CV Directions Vol. 1, No. 2 - Page 4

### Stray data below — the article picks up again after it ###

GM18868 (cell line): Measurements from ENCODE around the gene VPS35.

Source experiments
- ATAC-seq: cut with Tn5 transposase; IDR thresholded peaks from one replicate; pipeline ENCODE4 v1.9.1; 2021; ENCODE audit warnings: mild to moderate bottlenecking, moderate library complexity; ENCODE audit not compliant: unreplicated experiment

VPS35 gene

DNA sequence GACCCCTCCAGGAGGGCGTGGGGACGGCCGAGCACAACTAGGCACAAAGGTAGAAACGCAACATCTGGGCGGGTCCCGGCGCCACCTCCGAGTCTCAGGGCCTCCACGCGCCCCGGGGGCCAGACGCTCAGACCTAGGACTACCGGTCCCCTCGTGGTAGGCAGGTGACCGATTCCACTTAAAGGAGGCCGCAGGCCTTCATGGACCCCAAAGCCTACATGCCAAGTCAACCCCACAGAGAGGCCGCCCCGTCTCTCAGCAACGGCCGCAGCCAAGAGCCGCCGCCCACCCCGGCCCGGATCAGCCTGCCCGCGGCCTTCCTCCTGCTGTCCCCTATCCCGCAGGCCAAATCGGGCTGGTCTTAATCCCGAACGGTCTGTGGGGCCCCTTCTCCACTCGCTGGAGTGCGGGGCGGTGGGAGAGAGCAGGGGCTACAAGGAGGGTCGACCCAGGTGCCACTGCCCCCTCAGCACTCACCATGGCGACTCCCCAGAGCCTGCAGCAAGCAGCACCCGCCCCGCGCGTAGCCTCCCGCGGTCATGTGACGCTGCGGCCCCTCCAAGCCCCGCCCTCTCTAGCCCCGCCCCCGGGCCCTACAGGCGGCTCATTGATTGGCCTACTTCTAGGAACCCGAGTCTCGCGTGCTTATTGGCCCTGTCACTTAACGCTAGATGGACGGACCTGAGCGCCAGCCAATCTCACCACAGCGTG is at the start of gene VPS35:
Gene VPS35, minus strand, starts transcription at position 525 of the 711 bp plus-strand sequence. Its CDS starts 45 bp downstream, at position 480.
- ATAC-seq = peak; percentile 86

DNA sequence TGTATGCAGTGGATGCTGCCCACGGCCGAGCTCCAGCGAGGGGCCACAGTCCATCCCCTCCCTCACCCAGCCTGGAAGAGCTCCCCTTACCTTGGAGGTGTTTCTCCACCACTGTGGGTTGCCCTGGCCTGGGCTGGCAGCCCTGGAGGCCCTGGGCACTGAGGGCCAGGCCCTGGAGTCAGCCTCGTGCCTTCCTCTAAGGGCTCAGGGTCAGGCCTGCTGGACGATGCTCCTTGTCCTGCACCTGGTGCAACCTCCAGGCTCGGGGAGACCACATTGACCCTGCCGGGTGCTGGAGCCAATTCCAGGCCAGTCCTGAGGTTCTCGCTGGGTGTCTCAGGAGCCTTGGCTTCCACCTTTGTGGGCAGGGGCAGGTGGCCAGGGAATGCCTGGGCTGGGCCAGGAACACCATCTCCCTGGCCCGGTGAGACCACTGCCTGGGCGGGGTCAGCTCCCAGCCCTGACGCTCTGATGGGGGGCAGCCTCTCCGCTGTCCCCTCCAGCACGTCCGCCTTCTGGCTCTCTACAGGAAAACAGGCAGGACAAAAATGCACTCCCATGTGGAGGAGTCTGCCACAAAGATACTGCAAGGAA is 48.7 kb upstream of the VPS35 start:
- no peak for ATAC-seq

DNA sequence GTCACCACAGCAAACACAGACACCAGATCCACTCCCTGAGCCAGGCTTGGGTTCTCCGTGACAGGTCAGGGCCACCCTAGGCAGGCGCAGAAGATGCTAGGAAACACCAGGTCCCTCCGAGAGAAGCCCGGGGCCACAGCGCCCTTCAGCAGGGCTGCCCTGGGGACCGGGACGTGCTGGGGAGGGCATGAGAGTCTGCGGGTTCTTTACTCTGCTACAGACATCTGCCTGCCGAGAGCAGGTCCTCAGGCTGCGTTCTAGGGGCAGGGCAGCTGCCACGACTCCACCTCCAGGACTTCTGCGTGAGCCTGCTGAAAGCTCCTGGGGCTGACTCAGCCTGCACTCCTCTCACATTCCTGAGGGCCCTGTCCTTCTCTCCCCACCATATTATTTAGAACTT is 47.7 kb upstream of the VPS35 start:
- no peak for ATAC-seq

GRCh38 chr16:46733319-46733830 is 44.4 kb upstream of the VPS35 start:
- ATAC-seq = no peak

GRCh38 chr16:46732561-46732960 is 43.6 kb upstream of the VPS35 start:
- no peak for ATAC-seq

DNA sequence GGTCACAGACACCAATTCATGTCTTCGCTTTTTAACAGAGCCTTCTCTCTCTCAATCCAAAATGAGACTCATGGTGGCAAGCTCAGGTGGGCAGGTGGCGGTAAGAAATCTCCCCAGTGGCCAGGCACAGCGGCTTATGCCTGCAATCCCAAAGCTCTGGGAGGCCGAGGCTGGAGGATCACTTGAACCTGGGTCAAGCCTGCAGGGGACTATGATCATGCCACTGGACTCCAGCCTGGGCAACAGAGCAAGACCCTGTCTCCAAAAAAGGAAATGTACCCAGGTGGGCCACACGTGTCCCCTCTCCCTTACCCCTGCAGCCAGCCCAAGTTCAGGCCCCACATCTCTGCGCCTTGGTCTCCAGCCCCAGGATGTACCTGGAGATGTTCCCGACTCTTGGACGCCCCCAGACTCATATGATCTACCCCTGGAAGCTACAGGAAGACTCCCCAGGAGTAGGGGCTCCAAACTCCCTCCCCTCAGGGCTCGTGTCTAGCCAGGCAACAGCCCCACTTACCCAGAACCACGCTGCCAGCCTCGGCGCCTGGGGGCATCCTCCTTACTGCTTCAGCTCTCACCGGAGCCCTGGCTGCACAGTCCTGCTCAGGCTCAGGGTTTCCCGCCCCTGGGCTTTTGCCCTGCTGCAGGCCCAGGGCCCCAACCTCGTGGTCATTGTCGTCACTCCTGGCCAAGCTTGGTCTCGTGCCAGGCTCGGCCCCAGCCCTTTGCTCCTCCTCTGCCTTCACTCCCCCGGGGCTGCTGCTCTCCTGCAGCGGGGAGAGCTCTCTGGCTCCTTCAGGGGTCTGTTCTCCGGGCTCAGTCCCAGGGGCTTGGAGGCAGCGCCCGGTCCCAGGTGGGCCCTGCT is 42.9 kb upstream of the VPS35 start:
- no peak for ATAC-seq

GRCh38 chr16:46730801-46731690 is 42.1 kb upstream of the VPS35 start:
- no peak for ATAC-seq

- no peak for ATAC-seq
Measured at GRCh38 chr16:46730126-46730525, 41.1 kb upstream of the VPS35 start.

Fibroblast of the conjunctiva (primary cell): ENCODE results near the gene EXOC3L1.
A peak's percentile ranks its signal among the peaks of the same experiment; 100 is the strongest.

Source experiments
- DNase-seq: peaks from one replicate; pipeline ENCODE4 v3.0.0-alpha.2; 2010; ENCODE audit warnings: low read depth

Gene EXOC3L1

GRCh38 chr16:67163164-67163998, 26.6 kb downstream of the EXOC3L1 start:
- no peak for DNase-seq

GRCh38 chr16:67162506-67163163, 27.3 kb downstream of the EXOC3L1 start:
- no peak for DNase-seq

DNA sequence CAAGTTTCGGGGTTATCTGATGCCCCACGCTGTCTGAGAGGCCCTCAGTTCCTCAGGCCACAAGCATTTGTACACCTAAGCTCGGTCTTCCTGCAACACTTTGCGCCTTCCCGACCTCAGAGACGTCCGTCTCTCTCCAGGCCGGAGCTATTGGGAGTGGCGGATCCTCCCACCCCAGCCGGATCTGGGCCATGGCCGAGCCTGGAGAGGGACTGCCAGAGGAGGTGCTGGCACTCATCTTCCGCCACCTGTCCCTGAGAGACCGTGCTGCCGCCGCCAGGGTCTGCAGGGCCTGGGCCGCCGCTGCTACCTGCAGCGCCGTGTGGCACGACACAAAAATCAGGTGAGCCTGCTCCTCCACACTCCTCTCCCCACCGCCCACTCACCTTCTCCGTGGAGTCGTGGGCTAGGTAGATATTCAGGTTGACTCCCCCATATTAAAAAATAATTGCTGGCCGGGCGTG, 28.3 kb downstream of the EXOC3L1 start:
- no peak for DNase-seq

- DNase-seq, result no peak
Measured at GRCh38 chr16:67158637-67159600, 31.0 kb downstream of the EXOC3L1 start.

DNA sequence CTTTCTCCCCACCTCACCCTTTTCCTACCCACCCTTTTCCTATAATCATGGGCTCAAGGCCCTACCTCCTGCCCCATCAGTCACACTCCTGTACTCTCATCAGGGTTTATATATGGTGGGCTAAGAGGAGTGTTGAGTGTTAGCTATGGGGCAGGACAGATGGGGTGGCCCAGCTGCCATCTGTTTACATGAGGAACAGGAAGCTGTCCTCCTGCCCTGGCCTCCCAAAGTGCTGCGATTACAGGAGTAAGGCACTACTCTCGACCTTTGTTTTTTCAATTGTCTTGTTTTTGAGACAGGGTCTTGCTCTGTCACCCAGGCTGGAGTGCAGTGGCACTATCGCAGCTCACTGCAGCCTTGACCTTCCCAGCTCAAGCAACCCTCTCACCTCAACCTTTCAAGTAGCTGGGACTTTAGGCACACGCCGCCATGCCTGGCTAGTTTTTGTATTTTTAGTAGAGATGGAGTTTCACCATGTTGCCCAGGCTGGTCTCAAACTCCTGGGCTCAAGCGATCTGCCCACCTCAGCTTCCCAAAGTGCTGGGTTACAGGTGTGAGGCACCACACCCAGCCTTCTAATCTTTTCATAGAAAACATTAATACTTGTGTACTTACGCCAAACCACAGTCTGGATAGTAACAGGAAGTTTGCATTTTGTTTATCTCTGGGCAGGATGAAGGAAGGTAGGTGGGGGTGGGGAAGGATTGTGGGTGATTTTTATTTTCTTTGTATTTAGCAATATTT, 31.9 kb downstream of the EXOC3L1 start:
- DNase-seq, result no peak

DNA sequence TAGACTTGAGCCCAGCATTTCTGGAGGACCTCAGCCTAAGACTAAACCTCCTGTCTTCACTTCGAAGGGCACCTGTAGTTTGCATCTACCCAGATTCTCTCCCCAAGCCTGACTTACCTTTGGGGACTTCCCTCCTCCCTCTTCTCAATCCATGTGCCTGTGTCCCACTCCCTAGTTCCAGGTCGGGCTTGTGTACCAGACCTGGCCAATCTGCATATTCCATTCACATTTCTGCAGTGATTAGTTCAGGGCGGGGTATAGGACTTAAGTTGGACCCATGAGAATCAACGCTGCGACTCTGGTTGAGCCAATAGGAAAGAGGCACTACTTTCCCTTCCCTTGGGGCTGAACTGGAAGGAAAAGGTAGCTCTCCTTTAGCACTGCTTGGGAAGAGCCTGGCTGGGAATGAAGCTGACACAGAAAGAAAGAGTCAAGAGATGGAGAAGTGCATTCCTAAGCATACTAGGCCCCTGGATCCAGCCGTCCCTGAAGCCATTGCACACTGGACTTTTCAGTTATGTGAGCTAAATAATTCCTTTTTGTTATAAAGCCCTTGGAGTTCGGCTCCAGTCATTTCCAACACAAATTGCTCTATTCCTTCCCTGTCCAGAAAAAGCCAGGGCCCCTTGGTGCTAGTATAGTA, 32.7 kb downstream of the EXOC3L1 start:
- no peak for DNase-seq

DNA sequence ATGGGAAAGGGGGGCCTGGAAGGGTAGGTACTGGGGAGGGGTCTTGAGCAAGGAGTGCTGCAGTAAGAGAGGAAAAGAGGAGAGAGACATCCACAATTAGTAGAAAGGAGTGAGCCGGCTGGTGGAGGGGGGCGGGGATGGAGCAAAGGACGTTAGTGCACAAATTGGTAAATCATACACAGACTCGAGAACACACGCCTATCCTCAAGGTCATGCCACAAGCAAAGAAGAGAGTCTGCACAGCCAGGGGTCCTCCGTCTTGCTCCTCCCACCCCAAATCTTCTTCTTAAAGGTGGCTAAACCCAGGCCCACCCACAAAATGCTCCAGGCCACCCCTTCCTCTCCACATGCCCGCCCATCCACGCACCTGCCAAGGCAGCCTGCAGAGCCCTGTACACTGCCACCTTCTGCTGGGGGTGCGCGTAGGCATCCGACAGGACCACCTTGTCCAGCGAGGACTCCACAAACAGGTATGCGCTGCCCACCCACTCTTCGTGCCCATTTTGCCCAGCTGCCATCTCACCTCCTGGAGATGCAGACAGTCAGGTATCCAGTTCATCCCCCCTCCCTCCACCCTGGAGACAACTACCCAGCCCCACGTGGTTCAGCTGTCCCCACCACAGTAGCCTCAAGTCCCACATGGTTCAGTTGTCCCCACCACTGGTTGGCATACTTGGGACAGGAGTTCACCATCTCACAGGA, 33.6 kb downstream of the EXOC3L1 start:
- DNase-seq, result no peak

4 Table 1 Clinical Educational Professional Primary Charge Nurse Preceptor of New Staff Volunteer in Healthcare Fair Competency Validator Creation of Continuing Active Member in Professional Resource for Complex Skill Creation of Patient Teaching Board Member of Professional Teaching Formalized Class Active Participation in Unit­Based (i.e. Balloon Pump) Writing of New Policy or Revision of Outdated Policy Education Material Association (% of Attendance Proven) Written or Oral Presentation Within Hospital (i.e. ACLS, BLS, LVAD) Association Council or Hospital Committee Career Ladders: Staff Pay for Performance Deborah Stabell Tran Texas Health Presbyterian Hospital Dallas R ecruitment and retention in healthcare is an ongoing challenge—a financially difficult and time-consuming effort. Employers need to find innovative ways to incentivize employees to continue tenure. This is especially true with staff members working in a specialty, like cardiovascular services, where the more experienced staff are even more valuable and difficult to retain. This is where a multi-focal compensation plan is especially important, and payment for advancing in the profession via a career ladder comes into focus. Working in nursing, Patricia Benner (2001) developed an excellent theory to delineate the levels of nursing and therefore the ladder on which registered nurses can climb. Benner works with a novice-to-expert, five step system that allows for new graduate staff to rise to advanced-degreed professionals. When the Benner model was designed, the doctoral degree was not as prominent as it is now, therefore our system has added a sixth level for this practitioner. Our facility hires new graduate nurses as Level I – novices, and nurses with more than one year of experience as level II – advanced beginner. Our clinical ladder begins at level III, the competent nurse in the Benner Theory, and progressively offers an hourly differential based on the levels, doubling that hourly bonus for each level attained. Once a nurse meets basic participation qualifications (positive peer reviews, no performance issues and manager approval), they apply to work towards levels III, IV, V & VI. These levels are based on level of schooling, years of nursing experience, and service to the profession and our facility. We utilize a three pronged approach to measure their growth in the profession; clinical, educational, and professional (examples: Table I). Each category has multiple tasks the nurse can perform based on the level they are seeking, with more rigorous work required as one progresses up the advancement program. Once the nurse has applied to participate in our program, they meet with an educator that assists them in choosing activities in each category to develop a comprehensive portfolio. In addition to the categories, all nurses write a clinical exemplar on a special situation where they advocated for a patient. Once the planning phase is over, the nurse has a year to perform the projects and submit the portfolio to an approval committee. Our team that reviews packets consists of frontline staff from all areas of the hospital, as well as educators, managers and directors. This ensures an equitable review for staff members of different service lines. Once approved, the nurse receives the hourly raise, to be renewed on an annual basis, and is further recognized by an annual banquet where they receive a certificate of congratulations from their chief nursing officer. The staff member also receives a gold pin signifying the level achieved. While we currently are only utilizing our career ladder for nurses, we are attempting to find a way to implement this system across disciplines. We are exploring experts for each type of healthcare provider that can assist with the definition of growth for our other members of our healthcare team. Another challenge of career ladders is whether this is only a reward available to direct care staff or if clinical support staff should be included as well. The current issue is that support staff already perform some of the listed activities, and should those nurses be financially rewarded for tasks within their job role? The last item is the ability to involve staff and get them engaged in the program. The financial incentive does not always get the attention of the right staff, therefore good support of the program from top administrators is key to ensuring staff participation is meaningful for the facility. Benner, P. (2001). From Novice to Expert: Excellence and Power in Clinical Nursing Practice. Upper Saddle River, New Jersey: Prentice Hall Health.